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*STOP PRESS* Coronavirus. A lot of Clubs have already cancelled all activities. Check carefully before you plan any travel

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CANCELLED because of coronavirus. Papplewick Pumping Station, Nottingham, Sunday 12th & Monday 13th April
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    RC for Submarines

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    Cormorant

    Posts : 2
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    Post  Cormorant on Fri Mar 06, 2020 2:42 pm

    Hello. I am new to both this website and submarines.
    It has been suggested by Fred that I seek out david f, who is the man with most of the answers.
    I have been told that 2.4ghz will not penetrate water so it is no good, but Fred disagrees.
    I have a Taranis FrSky x9d which I use for my surface fleet and my question is, can I modify this for subs?
    Thanks
    Steve
    salmon
    salmon
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    Post  salmon on Fri Mar 06, 2020 3:57 pm

    Those that are using 2.4GHz must keep a part of the antenna above the surface. Usually it is put in a scope or semi scale sub antenna to hide it. If you want to travel completely underwater, you will need to go with a MHz frequency legal in your area.

    Anyways, Welcome aboard. What sub are you looking to build?


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    Cormorant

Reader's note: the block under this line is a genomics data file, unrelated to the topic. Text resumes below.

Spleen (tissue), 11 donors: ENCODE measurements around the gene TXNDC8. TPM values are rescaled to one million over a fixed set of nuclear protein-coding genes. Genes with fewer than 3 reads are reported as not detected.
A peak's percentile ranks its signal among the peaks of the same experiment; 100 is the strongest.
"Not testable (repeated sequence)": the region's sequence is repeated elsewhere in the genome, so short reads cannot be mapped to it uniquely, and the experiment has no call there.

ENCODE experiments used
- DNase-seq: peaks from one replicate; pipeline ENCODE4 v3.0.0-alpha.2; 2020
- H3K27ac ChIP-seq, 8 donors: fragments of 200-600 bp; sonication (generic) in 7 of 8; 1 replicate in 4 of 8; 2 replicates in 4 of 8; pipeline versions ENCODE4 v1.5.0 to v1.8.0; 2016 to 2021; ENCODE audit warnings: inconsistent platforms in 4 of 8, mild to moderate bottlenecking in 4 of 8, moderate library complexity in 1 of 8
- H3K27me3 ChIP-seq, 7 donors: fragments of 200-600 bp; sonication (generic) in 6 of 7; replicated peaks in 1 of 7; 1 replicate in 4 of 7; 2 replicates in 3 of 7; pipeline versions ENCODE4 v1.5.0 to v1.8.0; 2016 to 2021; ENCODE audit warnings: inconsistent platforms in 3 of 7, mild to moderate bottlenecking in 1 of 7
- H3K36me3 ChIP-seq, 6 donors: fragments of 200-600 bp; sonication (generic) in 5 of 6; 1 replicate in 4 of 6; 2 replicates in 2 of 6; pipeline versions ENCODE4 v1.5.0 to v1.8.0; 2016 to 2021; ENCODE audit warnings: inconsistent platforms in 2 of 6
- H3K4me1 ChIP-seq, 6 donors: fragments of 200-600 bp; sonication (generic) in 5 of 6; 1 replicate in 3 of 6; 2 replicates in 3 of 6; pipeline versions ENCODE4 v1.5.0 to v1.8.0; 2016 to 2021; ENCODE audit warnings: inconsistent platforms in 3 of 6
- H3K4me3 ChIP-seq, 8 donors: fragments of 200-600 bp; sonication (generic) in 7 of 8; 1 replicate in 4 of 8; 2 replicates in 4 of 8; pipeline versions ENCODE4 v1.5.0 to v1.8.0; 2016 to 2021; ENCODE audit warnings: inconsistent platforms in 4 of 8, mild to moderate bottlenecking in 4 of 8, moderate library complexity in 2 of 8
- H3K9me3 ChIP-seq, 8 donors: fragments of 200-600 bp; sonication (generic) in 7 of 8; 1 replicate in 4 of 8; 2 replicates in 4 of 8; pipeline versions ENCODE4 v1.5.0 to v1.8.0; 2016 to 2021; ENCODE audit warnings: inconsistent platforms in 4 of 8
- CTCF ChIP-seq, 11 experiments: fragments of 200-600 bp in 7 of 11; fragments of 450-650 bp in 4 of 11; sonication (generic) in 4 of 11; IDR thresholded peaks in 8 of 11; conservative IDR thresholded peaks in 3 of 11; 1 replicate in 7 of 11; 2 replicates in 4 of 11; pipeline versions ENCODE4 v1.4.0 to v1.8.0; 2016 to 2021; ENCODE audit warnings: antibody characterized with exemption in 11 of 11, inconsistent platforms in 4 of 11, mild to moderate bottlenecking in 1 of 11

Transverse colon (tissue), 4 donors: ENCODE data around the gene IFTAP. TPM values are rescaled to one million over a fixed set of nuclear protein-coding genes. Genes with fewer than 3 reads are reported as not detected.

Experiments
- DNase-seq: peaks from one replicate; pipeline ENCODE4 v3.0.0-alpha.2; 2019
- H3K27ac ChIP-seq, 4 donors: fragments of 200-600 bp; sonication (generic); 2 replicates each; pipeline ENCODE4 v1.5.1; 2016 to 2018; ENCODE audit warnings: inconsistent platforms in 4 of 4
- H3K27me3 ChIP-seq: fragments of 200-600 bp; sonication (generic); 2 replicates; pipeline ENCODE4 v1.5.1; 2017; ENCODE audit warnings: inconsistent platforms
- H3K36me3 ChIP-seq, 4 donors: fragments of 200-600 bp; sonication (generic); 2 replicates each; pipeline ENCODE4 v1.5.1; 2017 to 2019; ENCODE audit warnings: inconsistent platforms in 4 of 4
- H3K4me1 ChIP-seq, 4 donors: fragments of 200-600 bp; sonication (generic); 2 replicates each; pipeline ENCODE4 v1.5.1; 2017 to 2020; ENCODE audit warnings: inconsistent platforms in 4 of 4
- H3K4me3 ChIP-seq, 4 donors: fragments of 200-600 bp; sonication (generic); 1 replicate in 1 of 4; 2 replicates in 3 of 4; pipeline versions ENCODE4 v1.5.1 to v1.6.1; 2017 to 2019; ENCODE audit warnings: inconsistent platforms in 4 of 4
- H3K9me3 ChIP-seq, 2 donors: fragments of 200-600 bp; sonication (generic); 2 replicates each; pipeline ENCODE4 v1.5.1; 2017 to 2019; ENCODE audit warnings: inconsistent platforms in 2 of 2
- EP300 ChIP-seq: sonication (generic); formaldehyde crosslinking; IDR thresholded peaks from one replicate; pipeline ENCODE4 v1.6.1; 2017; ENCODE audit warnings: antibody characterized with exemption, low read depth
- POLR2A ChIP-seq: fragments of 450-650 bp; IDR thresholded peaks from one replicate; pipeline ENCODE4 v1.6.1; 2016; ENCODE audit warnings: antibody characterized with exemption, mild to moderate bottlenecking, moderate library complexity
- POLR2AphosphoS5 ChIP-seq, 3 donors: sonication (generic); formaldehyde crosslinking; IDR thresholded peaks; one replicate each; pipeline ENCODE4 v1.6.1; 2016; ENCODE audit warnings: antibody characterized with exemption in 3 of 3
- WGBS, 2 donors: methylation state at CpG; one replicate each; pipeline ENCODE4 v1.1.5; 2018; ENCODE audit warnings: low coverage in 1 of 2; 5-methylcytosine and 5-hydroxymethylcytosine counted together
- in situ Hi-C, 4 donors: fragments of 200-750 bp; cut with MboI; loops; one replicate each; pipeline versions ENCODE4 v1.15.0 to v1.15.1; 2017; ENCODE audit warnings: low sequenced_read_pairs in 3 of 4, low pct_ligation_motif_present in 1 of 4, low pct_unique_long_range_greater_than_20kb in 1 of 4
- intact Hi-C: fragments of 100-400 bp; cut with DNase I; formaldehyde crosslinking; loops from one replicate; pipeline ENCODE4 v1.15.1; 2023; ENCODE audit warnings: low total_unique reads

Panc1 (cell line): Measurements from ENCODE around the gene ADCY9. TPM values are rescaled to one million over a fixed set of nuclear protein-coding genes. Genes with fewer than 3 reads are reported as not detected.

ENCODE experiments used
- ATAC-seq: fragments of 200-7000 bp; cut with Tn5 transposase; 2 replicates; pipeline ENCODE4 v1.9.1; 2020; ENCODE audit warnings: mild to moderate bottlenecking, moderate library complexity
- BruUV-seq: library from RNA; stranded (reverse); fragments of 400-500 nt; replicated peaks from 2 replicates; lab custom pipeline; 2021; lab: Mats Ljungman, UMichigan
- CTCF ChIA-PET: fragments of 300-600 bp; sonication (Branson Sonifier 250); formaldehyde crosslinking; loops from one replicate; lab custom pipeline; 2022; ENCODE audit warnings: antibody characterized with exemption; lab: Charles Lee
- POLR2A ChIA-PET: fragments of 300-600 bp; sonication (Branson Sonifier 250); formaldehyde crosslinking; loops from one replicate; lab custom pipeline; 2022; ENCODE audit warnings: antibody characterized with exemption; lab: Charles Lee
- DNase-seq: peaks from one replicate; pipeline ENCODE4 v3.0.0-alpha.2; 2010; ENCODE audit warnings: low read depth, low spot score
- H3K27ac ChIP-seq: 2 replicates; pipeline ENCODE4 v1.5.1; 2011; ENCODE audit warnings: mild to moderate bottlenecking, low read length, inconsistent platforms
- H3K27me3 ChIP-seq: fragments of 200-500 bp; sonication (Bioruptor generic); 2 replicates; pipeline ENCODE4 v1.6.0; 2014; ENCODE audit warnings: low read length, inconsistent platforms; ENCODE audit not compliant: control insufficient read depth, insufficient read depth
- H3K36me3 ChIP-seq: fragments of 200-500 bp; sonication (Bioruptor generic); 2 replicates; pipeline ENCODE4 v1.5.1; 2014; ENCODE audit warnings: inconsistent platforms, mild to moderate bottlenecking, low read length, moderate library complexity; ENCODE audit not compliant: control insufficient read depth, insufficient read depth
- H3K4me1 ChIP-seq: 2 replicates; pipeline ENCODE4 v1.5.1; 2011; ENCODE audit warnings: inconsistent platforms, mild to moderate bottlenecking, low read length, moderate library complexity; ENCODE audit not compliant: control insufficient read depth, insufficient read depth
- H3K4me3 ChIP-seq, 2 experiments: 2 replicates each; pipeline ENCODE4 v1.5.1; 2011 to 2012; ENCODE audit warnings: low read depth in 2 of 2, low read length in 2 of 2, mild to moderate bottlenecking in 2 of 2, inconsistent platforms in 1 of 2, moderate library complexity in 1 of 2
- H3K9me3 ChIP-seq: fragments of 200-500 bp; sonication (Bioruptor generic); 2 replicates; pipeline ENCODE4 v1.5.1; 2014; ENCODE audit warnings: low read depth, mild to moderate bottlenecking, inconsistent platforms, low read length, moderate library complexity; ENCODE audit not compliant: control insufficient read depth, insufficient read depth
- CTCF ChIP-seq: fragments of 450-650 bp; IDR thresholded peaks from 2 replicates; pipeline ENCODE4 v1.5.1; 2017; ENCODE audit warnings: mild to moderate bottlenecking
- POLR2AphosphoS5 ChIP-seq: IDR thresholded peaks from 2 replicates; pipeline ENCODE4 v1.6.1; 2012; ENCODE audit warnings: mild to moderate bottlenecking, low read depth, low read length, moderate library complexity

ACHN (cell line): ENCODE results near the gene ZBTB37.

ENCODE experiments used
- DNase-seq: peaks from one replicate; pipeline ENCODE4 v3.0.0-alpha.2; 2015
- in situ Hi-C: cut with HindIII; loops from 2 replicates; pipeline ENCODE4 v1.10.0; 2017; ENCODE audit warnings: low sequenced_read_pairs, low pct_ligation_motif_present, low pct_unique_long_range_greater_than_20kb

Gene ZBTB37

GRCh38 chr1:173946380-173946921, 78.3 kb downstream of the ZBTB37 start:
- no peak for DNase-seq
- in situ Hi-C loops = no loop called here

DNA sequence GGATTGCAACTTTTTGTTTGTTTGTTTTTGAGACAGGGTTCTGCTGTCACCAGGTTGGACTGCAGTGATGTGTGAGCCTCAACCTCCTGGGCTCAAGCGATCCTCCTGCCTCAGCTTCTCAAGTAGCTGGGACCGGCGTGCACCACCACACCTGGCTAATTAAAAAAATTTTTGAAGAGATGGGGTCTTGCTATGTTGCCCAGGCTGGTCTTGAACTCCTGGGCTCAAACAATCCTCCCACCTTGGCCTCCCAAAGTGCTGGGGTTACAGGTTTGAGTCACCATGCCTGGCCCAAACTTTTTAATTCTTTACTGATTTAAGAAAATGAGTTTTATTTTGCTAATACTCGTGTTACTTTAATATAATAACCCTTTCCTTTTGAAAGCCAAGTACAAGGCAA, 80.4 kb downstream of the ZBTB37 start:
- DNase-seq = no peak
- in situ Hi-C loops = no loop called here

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    Post  Cormorant on Fri Mar 06, 2020 5:18 pm

    Ah, not as easy as I thought then. Best I go for 40mhz?
    I had my heart set on a Uboat type VIIc, but it's now a toss up between that and the British 'S' class - I'm siting for details of a second hand 'S' class.
    I have, up to now, built surface warships, but my wife says my fleet is clogging up the garage so I must get rid of a few, hence the VIIc.
    BTW, what's a BBCode?
    salmon
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    Post  salmon on Fri Mar 06, 2020 11:06 pm

    BBCode is a bulletin board markup code. So any formatting (like making letters bold) uses BBCode.


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    tsenecal
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    Post  tsenecal on Tue Mar 31, 2020 5:54 am

    Cormorant,

    the FrSky Taranis x9d does have one option available to it that i have been using for the last two years. it works well, but not as good as a 40mhz setup would work.

    FrSky makes a transmitter module that plugs into the back of the x9d, as well as several different receivers...

    these are made for long range drone flying, but, as i have said, i have been using them exclusively for my model submarines for the last two years (everything else r/c uses 2.4ghz)

    https://www.frsky-rc.com/product/r9m-2019/
    https://www.frsky-rc.com/product-category/receivers/900mhz-r9/

    these use 915mhz for USA, and 868mhz for europe.

    I personally own two of the r9m modules, and the following receivers:
    2 original r9 receivers
    2 original r9 slim
    3 original r9 mini

    although most of these receivers have been replaced with newer models, I don't think there is a direct replacement for the basic r9 receiver, which is kind of a shame.
    Hermann
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    Post  Hermann on Sat Apr 04, 2020 11:33 am

    Hello,

    due to my own experience the "historical" 40MHz frequency band is still recommended for Radio control of model submarines when you want to dive somewhat deeper and not only to submerge close beneath the surface. Depending opon the electrical conductivity of the water (sweet water) Radio control contact can be maintained up to several metres depth, mostly sufficient to go down to the bottom of pools of public swimming baths as you can see in the following Videos taken of my class 212a submarine and from on board of my old class 206a submarine.